The narrator of the novel, Allan Quatermain is an elephant hunter and erstwhile adventurer asked to aid Sir Henry Curtis and Captain John Good in finding Sir Henry's brother Neville and the legendary mines of King Solomon. Quatermain gives his age as fifty-five at the beginning of the narrative, indicating that he has survived much longer than the average elephant hunter, who evidently expects to live about five years in the dangerous profession. Quatermain becomes the mouthpiece of the white men among the Kukuanas, and is in many ways fulfilling a priestly role when they make themselves out to be divinities. Quatermain has no qualms about playing upon the superstitious nature of the Kukuanas if it will give the men, highly outnumbered should the Kukuanas turn on them, any advantage.
Quatermain claims to be a coward, but his actions demonstrate his bravery. He is a pessimist who thinks himself a realist, but he is not afraid to undertake dangerous deeds should he deem them necessary. For all his negativity, Quatermain becomes Ignosi's most trusted advisor among the white men. It is also Quatermain who, despite his fatalism, keeps his head long enough to grab a handful of diamonds as the men seek to escape the sealed treasure chamber.
Sir Henry Curtis
Described by Quatermain as "a man of about thirty," and "one of the biggest-chested and longest-armed men I ever saw." He has grey eyes and a blond beard and hair. He enlists Quatermain's aid in rescuing his brother Neville by locating King Solomon's Mines. His desire to find his brother is so great that he offers both Quatermain and Captain Good his share of the diamonds from King Solomon's Mines if only he can locate Neville.
Sir Henry proves himself time and again to be a man of great bravery and heroism. He kills Twala's son Scragga in defense of the maiden Foulata; he does not stray far from the thick of battle when fighting for Ignosi; and he readily accepts Twala's challenge of single combat once the deposed king is captured.
Sir Henry is also compassionate. He comforts the despairing Quatermain and Good when they believe themselves doomed to die in the sealed treasure chamber. His character is also indicated by the very nature of this quest. He has no desire for the riches of King Solomon's diamond mines, so long as he can learn his brother's fate.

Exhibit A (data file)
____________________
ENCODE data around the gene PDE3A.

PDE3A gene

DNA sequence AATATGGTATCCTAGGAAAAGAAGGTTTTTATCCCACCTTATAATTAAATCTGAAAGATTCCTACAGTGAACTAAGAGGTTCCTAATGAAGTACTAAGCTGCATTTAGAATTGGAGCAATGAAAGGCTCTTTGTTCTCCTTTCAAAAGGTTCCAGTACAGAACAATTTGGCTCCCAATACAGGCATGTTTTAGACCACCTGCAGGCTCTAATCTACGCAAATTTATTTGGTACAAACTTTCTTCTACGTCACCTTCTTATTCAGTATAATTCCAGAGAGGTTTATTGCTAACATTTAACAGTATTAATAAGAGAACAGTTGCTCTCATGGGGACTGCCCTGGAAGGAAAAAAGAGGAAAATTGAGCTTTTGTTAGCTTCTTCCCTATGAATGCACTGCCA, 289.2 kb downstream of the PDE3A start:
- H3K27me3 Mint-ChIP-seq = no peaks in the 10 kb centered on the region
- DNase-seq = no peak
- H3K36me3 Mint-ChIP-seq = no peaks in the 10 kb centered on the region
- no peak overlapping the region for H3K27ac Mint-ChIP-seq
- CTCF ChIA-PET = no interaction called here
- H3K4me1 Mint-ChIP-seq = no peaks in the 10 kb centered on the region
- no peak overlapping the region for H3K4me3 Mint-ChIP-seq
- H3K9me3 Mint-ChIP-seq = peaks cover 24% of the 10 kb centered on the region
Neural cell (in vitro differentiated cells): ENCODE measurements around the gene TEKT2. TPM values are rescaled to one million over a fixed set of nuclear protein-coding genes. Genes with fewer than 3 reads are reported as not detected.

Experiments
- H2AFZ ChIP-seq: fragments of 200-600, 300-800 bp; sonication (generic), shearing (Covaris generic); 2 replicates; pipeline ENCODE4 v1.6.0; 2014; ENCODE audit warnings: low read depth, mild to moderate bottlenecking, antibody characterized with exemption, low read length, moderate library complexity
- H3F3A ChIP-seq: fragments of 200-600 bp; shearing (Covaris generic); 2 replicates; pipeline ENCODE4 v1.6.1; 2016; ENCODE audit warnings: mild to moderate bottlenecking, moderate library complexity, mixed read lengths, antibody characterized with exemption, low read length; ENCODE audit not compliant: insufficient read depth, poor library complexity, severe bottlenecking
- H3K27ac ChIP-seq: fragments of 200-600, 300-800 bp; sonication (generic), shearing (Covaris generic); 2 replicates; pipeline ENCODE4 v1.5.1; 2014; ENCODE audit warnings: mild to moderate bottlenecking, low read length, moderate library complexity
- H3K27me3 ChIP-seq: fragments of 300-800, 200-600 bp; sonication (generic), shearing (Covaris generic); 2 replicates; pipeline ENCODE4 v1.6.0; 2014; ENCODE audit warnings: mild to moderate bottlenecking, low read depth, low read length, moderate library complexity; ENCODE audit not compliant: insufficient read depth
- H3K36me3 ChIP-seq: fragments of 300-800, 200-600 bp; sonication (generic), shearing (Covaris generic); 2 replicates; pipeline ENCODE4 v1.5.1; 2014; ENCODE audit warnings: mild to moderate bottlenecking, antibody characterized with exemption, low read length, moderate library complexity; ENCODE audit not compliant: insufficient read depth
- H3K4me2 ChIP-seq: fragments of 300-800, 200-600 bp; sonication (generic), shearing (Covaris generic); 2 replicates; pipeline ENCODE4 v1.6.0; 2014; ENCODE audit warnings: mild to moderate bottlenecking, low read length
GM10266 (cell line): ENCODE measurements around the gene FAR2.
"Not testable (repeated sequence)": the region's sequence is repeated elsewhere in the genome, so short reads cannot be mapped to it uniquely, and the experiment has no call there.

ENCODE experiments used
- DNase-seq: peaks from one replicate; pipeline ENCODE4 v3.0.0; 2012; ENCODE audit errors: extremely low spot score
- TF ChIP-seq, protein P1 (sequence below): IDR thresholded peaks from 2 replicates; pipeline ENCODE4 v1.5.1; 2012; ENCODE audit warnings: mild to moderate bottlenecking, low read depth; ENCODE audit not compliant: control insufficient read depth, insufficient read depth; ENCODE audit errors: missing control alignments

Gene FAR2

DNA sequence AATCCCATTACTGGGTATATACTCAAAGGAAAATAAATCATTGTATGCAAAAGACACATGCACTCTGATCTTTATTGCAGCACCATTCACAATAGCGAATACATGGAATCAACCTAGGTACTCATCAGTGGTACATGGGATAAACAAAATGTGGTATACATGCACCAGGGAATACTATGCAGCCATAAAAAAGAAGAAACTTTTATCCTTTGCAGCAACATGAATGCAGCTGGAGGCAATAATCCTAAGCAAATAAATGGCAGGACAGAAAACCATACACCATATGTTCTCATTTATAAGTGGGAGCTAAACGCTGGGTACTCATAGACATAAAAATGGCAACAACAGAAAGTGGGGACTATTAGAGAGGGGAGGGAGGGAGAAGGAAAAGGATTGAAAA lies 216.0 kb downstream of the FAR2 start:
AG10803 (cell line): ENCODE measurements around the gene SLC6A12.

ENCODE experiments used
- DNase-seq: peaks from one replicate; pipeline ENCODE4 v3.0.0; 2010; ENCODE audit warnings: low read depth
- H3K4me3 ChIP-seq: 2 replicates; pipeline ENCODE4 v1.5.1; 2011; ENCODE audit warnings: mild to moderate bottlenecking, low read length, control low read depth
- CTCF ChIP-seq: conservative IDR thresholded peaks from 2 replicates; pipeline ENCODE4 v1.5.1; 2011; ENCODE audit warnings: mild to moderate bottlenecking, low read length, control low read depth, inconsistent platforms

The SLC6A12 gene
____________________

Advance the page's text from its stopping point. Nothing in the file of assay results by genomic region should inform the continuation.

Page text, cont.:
Captain John Good
A "short, stout, and dark" man of Sir Henry Neville's acquaintance. Quatermain rightly suspects him of being a naval man upon first seeing him. Good desires to help his friend, Sir Henry Curtis, find his brother, but he also seeks the riches of King Solomon's Mines.
Quatermain mocks Good's fastidiousness about his personal appearance. In one case, Quatermain attributes Good's near death by elephant to Good's refusal to dress appropriately for the African wild. However, Good's extreme focus on his dress gives the white men a means of convincing the Kukuanas that they are supernatural beings. Good's constantly-worn eyeglass and half-shaven face are unusual to the Kukuanas, and indicate something alien to their inexperienced eyes. On the other hand, Good's overweening pride in his appearance is dealt a blow when the Kukuanas first see him without his trousers, which necessitates a long journey without pants so that he might not cover up his "beautiful white legs."
Brother to Sir Henry Curtis, Neville's journey to find King Solomon's diamond mines is traced by Quatermain, Sir Henry, and Captain Good in an effort to locate him. He is mostly a plot device throughout the novel, for the men find no evidence of him until they are on their way back home. By taking a different route than the one leading to Kukuanaland, the expedition finds Neville settled by an oasis, as he was injured and could neither proceed nor return. Because his quest for King Solomon's Mines is what brought them there, and because he has suffered in his search for the riches of the Mines, Captain Good and Quatermain agree to divide their share of the diamonds with Neville.